There's a certain mystery to the closed portions of the Walt Disney World Resort property. Urban explorers and Disney enthusiasts alike have ventured into areas such as the abandoned River Country water park and the defunct Discovery Island zoological exhibit in order to see a side of Disney normally blocked from public view. These are places that were once “on stage” in Disney parlance, and now they are not. What has changed? Are they still how we remember them? Could Disney reopen them if they were so inclined?
In October of 1989, the Wonders of Life pavilion opened at Epcot. In January of 2007, it closed for good. And yet, despite its doors being opened to the public for occasional events, including the annual Flower & Garden and Food & Wine Festivals, the current state of the pavilion is largely unknown. Yes, portions of it are used for seminars and classes, but what about the rest?
There are rumors strewn across the Disney-centric corners of the internet suggesting that some of its former attractions have been removed. Some, allegedly, are still operable. The status of others is completely unknown – immune even from rampant internet speculation.
Which rumors are true? We will likely never know. So rather than try to speculate on what the Wonders of Life pavilion is like now, let's look back at what it was – remembering some of the most charming and unique attractions Disney ever offered.
5. The design
The original plan for Epcot included a life and health pavilion, but a lack of sponsorship pushed Disney to hold off on the plans until 1989. Nowadays, Epcot's pavilions are mostly home to singular attractions (i.e. Test Track, Mission: Space, Spaceship Earth, arguably), but Wonders of Life was different. It featured two marquee attractions and a number of smaller diversions, activities, and films.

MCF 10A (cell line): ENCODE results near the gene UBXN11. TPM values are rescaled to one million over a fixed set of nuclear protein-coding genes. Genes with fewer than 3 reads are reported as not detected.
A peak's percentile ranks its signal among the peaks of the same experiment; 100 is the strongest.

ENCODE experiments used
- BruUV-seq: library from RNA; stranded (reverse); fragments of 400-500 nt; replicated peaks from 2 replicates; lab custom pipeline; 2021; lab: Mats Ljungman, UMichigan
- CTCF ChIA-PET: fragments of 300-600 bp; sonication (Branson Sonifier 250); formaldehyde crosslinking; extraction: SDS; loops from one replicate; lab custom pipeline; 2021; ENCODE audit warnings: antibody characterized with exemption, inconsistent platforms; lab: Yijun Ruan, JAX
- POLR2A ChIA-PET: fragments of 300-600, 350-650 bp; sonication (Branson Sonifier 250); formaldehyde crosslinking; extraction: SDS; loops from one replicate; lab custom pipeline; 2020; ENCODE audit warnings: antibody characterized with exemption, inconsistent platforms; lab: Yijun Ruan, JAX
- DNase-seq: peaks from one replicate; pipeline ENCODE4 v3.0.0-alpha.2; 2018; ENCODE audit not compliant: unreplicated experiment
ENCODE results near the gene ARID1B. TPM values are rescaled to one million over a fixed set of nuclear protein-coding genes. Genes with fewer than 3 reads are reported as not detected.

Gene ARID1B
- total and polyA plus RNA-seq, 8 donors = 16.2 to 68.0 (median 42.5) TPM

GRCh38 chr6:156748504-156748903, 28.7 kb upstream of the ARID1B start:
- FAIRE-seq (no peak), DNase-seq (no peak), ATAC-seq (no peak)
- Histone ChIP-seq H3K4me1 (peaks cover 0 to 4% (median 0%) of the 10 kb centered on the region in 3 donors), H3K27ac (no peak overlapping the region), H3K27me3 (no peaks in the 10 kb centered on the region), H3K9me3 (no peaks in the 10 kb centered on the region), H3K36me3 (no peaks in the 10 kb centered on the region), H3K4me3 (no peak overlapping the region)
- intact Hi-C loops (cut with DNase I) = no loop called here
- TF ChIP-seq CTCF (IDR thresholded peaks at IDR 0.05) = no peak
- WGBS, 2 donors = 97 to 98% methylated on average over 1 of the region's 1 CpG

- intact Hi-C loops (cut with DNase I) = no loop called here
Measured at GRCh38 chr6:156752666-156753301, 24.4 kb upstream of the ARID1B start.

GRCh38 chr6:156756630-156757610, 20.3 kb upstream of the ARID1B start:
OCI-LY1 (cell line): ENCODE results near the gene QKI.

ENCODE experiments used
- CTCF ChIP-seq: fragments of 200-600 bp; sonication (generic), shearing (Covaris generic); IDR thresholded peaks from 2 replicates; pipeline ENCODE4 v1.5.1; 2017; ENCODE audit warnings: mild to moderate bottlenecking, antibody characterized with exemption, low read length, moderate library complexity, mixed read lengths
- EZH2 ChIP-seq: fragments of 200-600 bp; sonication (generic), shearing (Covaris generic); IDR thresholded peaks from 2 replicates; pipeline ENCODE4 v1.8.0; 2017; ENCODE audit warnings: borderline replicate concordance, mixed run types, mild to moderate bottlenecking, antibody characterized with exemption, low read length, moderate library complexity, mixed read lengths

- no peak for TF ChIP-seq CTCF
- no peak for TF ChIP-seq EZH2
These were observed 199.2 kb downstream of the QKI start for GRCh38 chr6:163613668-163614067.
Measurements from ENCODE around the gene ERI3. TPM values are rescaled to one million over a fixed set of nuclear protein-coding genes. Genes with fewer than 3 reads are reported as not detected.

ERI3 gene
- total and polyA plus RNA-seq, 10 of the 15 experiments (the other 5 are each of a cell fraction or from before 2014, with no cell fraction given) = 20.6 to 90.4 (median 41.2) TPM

The pavilion took on the look of a carnival or a fair – bright colors and big-top-style architecture gave it a sense of festivity and fun. Imagineers must have thought that something as sterile and cold as health would be off-putting to vacationing families if it weren't couched in an aggressively “fun” visual aesthetic. Personally, I remember loving the pavilion as a kid, so in many ways they were successful in that aim. But, considering how poorly the building aged (seriously, look at all that teal – could it be any more 90s?), that particular design choice may not have been the best one.
4. The main floor
The main floor wasn't just aesthetics and a place to shuttle you from the door to the attractions – there were experiences here for guests to enjoy as well. The Sensory Funhouse was, as its name suggests, an exhibit designed to stimulate guests' senses and explore how people are affected by touch, sight and sound. Coach's Corner offered interactive video training in various sports such as tennis, baseball and golf.
Perhaps the most visually appealing exhibit on the main floor was the Wonder Cycles, which were stationary bicycles with TV screens attached. The screens played a video that would be synchronized to the speed of the bicycle, speeding up and slowing down as the guest did the same with the pedals. This created the sensation of actually biking through a scene. The bikes had multiple course options for the guest to choose from, including the Rose Parade in California and a ride through Disneyland.
The main floor was busy, both literally and in terms of design, but the effect was something like a jolt of energy – which was fitting in the pavilion about life and health.
3. The shows and films
In addition to the diversionary exhibits, Wonders of Life featured a few smaller-scale shows and films. Goofy about Health was a clip-show-style movie that used segments from the classic Disney shorts to teach guests about the importance of staying active. The Anacomical Players were actors who played health-themed theater and improv games, usually to the amusement of the gathered crowd.
But the central film in Wonders of Life was The Making of Me, a 16-minute movie starring Martin Short. In the film, Short explained the human reproductive process by telling the story of his own creation, from his parents' meeting until his birth. Shortly after its debut, Disney made sure the theater featured plenty of warnings about the content of the film, as some families found it too frank in its discussion of human sexuality. It was mostly comical, and didn't go too much into detail, but still guests were warned about possible objectionable content.
All in all, it was a pretty ambitious project for Imagineering – one that would only have been undertaken then, when Epcot was still primarily a park designed to educate its guests, rather than simply entertain them.